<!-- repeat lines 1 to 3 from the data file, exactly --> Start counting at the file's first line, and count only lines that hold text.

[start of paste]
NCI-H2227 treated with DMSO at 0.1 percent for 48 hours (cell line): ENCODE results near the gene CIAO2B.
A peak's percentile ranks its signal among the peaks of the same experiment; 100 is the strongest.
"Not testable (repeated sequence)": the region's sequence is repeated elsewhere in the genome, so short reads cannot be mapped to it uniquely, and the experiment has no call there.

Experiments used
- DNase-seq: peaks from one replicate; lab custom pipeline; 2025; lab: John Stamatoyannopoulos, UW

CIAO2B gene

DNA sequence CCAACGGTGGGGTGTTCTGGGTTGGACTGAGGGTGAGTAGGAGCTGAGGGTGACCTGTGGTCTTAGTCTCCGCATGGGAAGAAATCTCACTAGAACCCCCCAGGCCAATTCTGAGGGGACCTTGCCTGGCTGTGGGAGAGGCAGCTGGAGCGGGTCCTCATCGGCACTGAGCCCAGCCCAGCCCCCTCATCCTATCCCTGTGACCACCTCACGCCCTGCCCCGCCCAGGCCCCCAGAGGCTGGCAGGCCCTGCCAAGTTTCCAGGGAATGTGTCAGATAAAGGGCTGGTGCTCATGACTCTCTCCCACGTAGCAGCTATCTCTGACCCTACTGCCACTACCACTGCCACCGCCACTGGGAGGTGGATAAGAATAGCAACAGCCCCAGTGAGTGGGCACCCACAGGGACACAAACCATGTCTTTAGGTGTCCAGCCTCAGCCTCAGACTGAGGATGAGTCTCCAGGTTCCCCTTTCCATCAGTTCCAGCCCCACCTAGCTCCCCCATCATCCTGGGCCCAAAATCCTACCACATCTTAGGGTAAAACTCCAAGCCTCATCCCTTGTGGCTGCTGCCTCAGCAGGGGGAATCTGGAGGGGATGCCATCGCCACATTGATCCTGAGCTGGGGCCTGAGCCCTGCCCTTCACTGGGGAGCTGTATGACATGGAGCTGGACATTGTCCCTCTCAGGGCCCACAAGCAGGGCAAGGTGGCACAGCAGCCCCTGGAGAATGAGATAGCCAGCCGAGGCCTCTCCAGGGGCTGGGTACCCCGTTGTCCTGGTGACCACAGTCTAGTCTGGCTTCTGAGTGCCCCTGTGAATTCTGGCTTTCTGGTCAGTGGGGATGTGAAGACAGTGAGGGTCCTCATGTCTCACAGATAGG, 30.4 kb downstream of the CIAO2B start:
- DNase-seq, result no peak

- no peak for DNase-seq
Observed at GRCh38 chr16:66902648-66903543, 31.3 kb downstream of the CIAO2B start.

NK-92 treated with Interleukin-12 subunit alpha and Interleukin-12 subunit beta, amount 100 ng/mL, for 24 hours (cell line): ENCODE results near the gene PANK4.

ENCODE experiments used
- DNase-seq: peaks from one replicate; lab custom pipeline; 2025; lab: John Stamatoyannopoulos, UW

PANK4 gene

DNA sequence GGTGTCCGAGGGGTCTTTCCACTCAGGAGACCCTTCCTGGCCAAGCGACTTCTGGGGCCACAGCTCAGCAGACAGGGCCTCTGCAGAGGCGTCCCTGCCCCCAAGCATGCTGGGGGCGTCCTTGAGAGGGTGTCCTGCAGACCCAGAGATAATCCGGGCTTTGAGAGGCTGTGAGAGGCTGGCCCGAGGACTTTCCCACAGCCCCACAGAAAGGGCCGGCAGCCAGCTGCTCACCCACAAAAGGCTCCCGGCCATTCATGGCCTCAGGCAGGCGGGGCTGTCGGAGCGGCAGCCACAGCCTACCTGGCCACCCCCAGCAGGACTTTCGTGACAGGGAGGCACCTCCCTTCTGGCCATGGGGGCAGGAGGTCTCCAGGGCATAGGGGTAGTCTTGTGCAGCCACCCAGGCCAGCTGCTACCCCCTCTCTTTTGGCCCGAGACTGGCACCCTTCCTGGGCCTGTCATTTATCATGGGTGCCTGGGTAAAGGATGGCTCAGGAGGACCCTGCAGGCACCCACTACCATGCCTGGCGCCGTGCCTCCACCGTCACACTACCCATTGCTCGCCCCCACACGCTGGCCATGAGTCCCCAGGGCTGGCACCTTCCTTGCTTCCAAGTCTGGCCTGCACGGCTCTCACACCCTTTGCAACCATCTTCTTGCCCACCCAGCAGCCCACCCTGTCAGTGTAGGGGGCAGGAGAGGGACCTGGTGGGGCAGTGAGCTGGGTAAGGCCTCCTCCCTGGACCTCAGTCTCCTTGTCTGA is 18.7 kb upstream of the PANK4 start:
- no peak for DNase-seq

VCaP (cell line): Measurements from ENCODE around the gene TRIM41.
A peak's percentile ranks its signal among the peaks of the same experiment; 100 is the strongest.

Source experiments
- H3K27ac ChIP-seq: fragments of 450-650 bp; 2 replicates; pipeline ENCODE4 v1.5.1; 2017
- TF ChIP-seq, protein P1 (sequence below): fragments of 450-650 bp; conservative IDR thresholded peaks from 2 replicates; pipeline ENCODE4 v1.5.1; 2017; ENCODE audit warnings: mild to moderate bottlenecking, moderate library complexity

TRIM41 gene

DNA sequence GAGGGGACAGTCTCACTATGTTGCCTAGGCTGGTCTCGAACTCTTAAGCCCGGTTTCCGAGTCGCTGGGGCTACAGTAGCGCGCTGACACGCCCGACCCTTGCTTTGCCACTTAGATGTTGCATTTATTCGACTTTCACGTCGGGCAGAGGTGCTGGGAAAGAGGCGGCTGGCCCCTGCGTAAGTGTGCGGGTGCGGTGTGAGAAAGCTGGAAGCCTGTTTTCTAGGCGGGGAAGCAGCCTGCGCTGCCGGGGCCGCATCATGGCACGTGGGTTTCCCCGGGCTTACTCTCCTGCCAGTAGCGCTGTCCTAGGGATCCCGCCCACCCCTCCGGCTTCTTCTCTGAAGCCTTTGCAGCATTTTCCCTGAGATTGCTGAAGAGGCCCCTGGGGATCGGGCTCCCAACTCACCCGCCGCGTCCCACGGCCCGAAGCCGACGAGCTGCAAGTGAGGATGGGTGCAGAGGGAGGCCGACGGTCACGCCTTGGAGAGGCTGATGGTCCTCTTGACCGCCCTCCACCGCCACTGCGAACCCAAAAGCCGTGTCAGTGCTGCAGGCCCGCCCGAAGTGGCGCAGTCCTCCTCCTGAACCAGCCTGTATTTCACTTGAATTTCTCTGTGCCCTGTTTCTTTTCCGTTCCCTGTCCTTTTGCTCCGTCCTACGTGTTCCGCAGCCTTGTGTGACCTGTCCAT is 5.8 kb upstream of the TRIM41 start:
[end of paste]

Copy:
NCI-H2227 treated with DMSO at 0.1 percent for 48 hours (cell line): ENCODE results near the gene CIAO2B.
A peak's percentile ranks its signal among the peaks of the same experiment; 100 is the strongest.
"Not testable (repeated sequence)": the region's sequence is repeated elsewhere in the genome, so short reads cannot be mapped to it uniquely, and the experiment has no call there.